Media: The Word On The Street

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The Independent Culture
IN A cost-cutting move of sheer genius, Express Newspapers' IT department decided it could save a little money if it removed the computer system which provides legal warnings for its electronic cuttings library. Clearly a luxury Lord Hollick's lean machine could do without. Almost immediately an old Hugh Grant interview was pulled up in which the actor was libellously quoted. The quote, which had cost The Express pounds 30,000, was repeated at the end of a new story about Grant as soon as the warning system ended and his lawyers have been in touch. A new legal warning system has been ordered.

MEANWHILE, AT Associated Newspapers, there are different problems with computers. They keep sprouting legs and running away. Police are investigat- ing the theft of nine new state-of-the-art laptops which disappeared through a hole in a secure room's ceiling, and at Weekend magazine a designer's computer has disappeared. But if the thieves hadn't been so blatant would an organisation as wealthy as Associated ever have noticed they were gone?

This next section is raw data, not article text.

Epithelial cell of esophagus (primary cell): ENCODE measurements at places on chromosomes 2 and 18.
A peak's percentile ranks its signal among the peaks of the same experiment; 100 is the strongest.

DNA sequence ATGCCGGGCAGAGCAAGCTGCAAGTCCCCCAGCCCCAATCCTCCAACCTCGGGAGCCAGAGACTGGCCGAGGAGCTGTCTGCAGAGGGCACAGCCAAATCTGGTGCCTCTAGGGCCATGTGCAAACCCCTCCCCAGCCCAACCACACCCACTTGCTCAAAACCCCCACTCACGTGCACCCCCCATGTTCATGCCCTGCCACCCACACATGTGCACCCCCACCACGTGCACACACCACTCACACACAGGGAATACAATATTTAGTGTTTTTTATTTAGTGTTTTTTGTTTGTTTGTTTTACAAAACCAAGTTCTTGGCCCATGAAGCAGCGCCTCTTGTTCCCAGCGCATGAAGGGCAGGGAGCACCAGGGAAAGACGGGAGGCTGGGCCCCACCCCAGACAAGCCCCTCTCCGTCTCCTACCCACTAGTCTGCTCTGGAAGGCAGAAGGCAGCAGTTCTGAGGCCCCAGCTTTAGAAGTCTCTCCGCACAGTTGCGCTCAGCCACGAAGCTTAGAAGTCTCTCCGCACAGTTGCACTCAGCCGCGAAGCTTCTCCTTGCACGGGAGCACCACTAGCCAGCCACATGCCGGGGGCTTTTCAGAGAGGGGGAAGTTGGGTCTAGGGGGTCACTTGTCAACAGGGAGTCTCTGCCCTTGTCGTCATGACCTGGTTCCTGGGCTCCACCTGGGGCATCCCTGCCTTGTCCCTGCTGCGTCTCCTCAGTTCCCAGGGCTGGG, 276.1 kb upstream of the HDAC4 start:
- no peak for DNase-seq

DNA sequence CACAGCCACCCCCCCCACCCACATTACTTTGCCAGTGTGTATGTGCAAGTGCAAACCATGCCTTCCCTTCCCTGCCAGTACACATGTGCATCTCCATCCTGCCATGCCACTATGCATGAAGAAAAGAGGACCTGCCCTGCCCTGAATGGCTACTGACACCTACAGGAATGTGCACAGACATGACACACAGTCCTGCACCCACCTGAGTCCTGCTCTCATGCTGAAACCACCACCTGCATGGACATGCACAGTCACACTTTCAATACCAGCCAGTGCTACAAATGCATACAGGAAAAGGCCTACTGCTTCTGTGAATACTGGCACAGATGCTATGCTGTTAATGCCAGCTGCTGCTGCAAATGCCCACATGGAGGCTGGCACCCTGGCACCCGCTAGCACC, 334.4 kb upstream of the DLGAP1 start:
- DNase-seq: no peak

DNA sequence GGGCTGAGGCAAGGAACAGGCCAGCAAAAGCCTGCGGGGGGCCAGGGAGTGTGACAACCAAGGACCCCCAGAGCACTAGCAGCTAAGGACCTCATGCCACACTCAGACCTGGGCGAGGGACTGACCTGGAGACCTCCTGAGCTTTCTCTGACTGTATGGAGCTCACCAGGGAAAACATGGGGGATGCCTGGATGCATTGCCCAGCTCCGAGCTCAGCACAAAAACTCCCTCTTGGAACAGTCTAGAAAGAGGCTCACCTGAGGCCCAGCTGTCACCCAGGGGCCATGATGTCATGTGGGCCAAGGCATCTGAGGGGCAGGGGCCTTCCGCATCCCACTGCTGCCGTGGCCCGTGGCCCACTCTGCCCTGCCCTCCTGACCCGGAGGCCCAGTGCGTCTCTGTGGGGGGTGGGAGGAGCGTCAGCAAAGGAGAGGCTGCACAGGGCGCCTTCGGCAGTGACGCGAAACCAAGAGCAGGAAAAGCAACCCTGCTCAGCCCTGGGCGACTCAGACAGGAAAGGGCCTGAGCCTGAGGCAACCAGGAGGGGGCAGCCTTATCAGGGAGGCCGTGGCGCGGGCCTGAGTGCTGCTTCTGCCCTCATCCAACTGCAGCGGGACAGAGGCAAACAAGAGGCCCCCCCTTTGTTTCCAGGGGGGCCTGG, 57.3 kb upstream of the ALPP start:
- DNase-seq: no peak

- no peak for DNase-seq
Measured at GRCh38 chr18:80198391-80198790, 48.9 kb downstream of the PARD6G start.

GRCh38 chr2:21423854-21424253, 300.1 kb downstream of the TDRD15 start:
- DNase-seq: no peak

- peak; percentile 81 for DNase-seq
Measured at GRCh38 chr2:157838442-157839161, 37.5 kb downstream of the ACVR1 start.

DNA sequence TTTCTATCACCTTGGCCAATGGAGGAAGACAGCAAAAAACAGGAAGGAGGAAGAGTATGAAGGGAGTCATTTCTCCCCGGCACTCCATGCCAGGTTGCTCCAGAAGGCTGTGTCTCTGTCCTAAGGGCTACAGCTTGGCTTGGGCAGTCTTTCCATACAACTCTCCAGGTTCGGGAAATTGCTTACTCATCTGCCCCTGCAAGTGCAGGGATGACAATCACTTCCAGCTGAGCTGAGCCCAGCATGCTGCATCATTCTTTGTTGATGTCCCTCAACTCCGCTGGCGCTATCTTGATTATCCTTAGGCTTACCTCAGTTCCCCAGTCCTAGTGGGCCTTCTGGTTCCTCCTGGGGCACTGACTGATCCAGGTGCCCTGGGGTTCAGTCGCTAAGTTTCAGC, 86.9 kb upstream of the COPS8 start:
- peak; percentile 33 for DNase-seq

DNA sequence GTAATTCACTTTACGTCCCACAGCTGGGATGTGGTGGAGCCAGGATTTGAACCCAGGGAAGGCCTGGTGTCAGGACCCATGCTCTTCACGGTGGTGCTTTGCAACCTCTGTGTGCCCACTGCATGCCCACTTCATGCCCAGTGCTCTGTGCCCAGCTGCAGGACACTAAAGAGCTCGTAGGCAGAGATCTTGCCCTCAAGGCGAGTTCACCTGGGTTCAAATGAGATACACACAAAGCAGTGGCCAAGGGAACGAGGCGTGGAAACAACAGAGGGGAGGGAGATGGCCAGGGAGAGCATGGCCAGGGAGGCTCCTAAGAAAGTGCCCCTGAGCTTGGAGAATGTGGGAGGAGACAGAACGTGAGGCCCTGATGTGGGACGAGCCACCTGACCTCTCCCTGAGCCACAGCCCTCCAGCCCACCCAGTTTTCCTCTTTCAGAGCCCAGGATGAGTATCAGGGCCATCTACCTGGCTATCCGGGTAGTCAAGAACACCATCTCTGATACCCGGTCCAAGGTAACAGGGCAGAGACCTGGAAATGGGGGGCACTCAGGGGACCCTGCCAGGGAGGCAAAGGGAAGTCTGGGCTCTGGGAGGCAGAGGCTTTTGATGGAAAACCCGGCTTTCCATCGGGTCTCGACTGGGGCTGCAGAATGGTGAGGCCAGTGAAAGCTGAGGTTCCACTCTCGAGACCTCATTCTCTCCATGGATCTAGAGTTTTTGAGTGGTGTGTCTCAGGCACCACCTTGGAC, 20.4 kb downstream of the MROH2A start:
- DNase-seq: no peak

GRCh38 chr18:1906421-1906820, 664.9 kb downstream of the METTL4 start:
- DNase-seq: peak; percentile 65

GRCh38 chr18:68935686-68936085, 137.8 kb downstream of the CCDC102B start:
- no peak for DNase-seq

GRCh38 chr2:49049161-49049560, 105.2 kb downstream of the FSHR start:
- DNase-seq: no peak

DURING THE Chinese cultural revolution no one could afford to be without the little red book of Mao thoughts. The BBC which, like the Chinese Communist party, is a monolith flirting with capitalism, has just produced its own little red book - a mission statement card to help employees remember the corporation's aim: "To be the world's most creative and trusted broadcaster and programme maker..." This turns into an eight-line sentence with nine subordinate clauses. As Orwell observed, the first victim of orthodoxy is usually the English language.

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